Welcome the center as you would any neighbor. Recognize that the people coming to the center are there to heal. Respect patient privacy as you want them to respect yours. If you are interested, learn what you can about substance use disorder (recommended website:  Communicate with the staff if you are experiencing issues or have questions. To contribute to building fund, go to

The City of Newport will require improvements, such as sewer main, storm water, and street paving, improvements and additions between NW 58th and NW 60th Streets. More detail will be available as the project progresses.

STARS staff will establish partnerships with community and social service agencies to help patients be successful when they are discharged.

We expect to open in spring, 2025, but it depends on the availability of construction resources.

The Planning Commission will consider an application for a Conditional Use Permit and an Adjustment Permit on Monday, June 12 at 7 p.m. at the Newport City Hall.  A public hearing will be a part of the process. The permits are being sought to allow for the outpatient counseling and administrative offices, which are considered Professional Use and require Conditional Use permitting. The residential care portion is allowed outright in the R-4 High Density Multi-Family Residential Zone. In addition, the public are welcome to attend any Pacific Communities Health District Board of Directors meeting held on the third Tuesday of every month beginning at 4 p.m. The location of the meetings varies but they are always on the Samaritan Pacific Communities Hospital campus in Newport. Meeting notices are posted on and in the News-Times.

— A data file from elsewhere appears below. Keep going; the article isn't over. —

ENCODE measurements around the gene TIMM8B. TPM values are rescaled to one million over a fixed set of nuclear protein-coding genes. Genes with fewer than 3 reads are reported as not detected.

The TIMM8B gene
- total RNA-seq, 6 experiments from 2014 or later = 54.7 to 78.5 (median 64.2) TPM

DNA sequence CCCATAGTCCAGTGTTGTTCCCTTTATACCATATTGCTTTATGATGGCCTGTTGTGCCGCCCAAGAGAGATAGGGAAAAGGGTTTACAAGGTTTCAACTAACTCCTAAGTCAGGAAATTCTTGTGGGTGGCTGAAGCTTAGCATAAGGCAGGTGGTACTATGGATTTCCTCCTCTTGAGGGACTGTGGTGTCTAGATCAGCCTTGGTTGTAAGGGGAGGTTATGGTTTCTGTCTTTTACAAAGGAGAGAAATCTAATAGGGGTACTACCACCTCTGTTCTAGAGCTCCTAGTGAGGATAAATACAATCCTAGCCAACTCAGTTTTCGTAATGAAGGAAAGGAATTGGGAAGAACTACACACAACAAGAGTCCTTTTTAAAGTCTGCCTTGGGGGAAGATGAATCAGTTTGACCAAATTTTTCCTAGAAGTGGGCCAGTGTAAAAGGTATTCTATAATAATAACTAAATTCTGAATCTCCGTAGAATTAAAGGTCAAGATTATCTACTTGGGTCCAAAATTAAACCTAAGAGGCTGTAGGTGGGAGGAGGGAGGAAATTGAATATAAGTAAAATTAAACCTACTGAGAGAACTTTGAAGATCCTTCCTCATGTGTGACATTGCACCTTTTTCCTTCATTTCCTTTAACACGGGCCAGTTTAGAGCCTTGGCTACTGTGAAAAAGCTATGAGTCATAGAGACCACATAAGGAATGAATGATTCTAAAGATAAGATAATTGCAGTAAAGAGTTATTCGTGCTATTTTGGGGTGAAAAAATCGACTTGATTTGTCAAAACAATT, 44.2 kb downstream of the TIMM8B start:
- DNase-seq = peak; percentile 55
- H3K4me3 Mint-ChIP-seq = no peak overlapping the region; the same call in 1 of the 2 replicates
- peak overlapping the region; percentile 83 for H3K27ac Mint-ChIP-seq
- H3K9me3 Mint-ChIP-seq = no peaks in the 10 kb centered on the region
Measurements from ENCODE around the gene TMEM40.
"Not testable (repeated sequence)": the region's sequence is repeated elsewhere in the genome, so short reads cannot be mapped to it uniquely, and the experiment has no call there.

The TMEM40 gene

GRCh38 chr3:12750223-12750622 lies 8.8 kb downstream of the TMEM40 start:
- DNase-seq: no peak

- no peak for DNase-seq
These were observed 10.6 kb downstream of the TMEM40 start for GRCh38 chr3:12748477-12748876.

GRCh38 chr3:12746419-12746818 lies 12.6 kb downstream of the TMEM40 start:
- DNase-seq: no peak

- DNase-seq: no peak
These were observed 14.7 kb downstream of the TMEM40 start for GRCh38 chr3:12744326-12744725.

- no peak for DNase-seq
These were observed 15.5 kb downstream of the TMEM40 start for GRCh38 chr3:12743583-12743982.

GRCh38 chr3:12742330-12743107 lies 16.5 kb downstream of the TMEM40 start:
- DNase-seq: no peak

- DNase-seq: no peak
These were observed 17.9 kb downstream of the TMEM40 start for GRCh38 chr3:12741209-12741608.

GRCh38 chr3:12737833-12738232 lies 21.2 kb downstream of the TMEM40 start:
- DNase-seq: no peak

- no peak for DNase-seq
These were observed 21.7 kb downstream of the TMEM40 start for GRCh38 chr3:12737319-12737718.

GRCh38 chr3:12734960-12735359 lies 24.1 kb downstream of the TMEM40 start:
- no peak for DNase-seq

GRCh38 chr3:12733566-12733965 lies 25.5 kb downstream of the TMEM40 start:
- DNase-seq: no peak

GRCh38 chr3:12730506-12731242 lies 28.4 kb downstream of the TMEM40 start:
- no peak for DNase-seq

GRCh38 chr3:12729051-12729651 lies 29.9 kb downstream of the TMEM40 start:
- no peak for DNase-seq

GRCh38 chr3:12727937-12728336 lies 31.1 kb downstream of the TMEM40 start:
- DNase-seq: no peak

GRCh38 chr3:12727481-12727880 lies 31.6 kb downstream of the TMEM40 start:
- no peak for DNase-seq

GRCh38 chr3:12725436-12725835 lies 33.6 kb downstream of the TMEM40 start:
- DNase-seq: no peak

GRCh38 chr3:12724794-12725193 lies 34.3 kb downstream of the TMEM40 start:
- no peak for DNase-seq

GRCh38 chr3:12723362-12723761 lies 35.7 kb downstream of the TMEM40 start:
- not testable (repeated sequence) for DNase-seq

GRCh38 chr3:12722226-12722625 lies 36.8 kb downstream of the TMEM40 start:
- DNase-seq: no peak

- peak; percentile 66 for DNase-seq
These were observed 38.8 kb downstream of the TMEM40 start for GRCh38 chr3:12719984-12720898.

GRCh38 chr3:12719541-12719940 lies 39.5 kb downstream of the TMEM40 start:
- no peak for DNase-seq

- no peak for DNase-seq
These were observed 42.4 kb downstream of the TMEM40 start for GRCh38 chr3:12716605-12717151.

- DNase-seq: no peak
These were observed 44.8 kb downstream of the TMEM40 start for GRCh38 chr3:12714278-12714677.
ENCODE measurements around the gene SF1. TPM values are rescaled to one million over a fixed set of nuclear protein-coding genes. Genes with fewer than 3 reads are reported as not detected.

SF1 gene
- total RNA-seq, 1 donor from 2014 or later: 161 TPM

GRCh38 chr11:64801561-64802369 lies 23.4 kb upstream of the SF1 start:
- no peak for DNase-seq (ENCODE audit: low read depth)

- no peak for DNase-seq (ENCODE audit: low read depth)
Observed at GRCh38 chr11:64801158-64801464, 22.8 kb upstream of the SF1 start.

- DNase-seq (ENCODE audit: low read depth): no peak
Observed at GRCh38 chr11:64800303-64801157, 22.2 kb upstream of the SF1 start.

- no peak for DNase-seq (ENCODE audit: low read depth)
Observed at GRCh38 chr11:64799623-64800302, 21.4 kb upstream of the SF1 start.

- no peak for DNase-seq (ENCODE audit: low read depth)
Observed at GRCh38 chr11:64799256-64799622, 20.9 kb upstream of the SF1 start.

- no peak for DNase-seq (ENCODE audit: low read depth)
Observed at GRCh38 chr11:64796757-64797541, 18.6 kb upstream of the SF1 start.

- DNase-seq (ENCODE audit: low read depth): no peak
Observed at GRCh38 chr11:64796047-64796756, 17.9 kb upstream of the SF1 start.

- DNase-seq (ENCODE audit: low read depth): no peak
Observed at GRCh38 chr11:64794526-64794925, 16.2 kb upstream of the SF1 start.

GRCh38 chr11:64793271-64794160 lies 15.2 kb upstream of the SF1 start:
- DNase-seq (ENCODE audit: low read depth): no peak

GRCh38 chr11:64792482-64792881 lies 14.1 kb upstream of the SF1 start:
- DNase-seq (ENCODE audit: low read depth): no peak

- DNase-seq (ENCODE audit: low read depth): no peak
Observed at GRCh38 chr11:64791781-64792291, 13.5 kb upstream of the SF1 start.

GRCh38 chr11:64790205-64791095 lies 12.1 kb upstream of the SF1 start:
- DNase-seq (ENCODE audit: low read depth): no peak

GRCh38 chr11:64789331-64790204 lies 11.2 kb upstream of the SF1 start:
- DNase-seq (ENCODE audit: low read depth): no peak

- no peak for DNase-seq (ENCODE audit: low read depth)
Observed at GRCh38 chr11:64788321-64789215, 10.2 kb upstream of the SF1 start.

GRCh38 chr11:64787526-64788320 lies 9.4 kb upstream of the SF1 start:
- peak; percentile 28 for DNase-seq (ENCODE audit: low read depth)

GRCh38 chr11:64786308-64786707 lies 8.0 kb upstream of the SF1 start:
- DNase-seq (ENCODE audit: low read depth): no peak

No. There has been a Samaritan Treatment and Recovery Services center in Lebanon, Oregon, since 2019 and it has not posed a risk to public safety. We reached out to the Lincoln County Sheriff’s Office and the Newport Police Department and neither entity considered a substance use disorder treatment center to be a threat to public safety.

The majority of inpatients will be driven by a loved one or a referral agency, such as Reconnections Counseling. We are investigating the possibility of locating a bus stop near the facility to assist both inpatients and outpatients who cannot arrive by private transportation.

Because this will be a residential facility, up to 16 inpatients will live there 24/7. Intakes are scheduled during regular business hours. Traffic coming and going from the facility will be on residential streets primarily during the day with some early evening activity. The latest outpatient group ends at 8:30 p.m. At some point, early morning classes may be added to accommodate work schedules for patients.  A typical schedule of outpatient classes would be two classes per day, at different times, and spread over four days with approximately 10 – 15 people attending each class. Therefore, traffic would not be concentrated at a single time of day. No, there will not be a new, direct corridor to Highway 101 to access the facility.

The quiet nature of the community provides a healing environment. Residents of the facility spend their time in treatment, whether that is group or individual counseling. They are supervised at all times, both inside and outside of the facility. If an outing is necessary, they will be transported by a staff member or other supervisory professional. The facility is a 10-minute drive to the hospital if health care services are needed.

Samaritan Pacific Communities Hospital is limited to 25 beds because we are a federally designated Critical Access Hospital. Those beds must be reserved for people with acute and critical medical conditions. Patients in treatment for substance use disorder do not require that level of medical care. In addition, a home-like atmosphere is more conducive to residential recovery.

We undertook a county-wide search for an adequate location, including looking at our existing hospital campuses. Neither hospital had a large enough parcel of land available to locate the facility. We chose the NW Biggs site because it has an existing residential facility, which provides a significant cost savings. In addition, the ideal location for this type of referral-only, residential recovery center is more isolated with limited distractions so that patients can concentrate on sobriety.

Questions with an asterisk* were posed by people identifying themselves as neighbors of the facility. Please send us any additional questions you may have through Contact and we will respond as quickly as possible. Thank you!